…and George kills Lennie.’ Or, ‘How to ruin literary texts for your students.’
We’ve all had it: on the index page of ‘Of Mice and Men’ a child of questionable wit has written the epithet ‘George kills Lennie’. To quote my students: face palm.
On the better days I remember to check each text before doling them out to my unsuspecting Year 10s. On the worse days the novella’s grand finale is revealed the moment they open that battered cover and, worst, the innocent recipient announces the revelation in a mystified voice to the remainder of the class.
For me this crime is (very nearly) unforgiveable. My current GCSE class are aware they face immediate after school detention should they even contemplate such a heinous act. For what that scrawler has taken away from a reader new to the narrative cannot ever be replaced.
What has been seen cannot be unseen. What is known cannot be unknown.
When you know Lennie’s going to die you’re simply waiting for the inevitable conclusion. All nuances of hope and friendship are crushed. The lives of the ranch workers are branded as futile from the outset: we might as well hurry up and get to the final page so George can blow his brains out and they can all wallow back into their melancholy way of life.
In fact, why bother reading the blinking novel at all?
So why on earth are some teachers doing the pedagogical equivalent of this by revealing whole plots to students before they get a chance to read it for themselves? Why on earth would you want to ‘make sure students know the whole text’ before you begin to actually read?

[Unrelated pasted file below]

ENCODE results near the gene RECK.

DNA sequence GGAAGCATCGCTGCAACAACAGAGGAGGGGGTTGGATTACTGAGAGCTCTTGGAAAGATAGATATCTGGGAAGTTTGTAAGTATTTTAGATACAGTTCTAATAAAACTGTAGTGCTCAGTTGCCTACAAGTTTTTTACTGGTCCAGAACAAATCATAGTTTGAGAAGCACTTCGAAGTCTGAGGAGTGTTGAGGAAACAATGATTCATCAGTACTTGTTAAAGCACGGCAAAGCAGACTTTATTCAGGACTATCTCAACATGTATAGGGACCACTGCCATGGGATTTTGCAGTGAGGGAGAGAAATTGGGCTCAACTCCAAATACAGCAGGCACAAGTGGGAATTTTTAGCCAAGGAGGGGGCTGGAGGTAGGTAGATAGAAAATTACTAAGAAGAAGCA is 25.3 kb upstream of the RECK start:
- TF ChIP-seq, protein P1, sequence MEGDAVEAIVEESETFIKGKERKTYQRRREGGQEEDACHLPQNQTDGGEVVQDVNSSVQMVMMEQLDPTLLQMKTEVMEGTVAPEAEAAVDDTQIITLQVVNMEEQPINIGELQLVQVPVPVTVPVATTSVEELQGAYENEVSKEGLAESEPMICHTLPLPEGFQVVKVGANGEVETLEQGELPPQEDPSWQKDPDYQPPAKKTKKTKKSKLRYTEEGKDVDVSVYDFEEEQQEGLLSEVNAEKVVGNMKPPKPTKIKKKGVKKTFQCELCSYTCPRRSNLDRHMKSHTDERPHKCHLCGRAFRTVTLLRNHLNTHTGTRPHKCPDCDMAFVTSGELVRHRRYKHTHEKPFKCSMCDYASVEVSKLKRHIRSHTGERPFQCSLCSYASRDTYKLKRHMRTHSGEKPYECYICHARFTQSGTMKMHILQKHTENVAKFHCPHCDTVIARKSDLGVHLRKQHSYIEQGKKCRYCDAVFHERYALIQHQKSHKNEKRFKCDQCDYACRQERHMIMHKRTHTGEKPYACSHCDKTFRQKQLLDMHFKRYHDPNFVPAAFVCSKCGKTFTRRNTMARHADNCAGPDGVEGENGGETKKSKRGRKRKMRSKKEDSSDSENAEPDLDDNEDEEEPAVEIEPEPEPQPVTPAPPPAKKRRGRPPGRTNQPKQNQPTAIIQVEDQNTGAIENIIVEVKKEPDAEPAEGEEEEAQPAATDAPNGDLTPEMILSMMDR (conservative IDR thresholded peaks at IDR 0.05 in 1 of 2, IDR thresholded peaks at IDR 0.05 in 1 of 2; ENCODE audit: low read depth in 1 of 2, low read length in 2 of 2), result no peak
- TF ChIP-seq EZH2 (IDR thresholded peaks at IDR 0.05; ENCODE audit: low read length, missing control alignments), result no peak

I still remember, aged 15, the moment I realised Hardy’s Tess would die and my fraught tears at the tragedy of it all. I’m not embarrassed to admit that I still re-read the ending of ‘The Tiger’s Bride’ and rejoice in the magical final word that discloses Carter’s skilful inversion of the fairy tale narrative. And every time I’ve taught ‘The Kite Runner’ I’ve waited for the lesson after ‘that’ incident for students to bring their ‘gasp’ back into the classroom. These visceral moments of revelation have the power to spark a whole life time’s love of literature.
This is a plea on behalf of your students: please don’t steal these moments from them.
Don’t insist students know the narrative. Do the opposite. Guard the plot, drip-feeding each incident with the excitement, anticipation and revelatory power truly great works of literature hold. I promise you they’ll be more excited to read it. More engaged. And, who knows, maybe you’ll spark in them the love of literature all English teachers aspire to instil.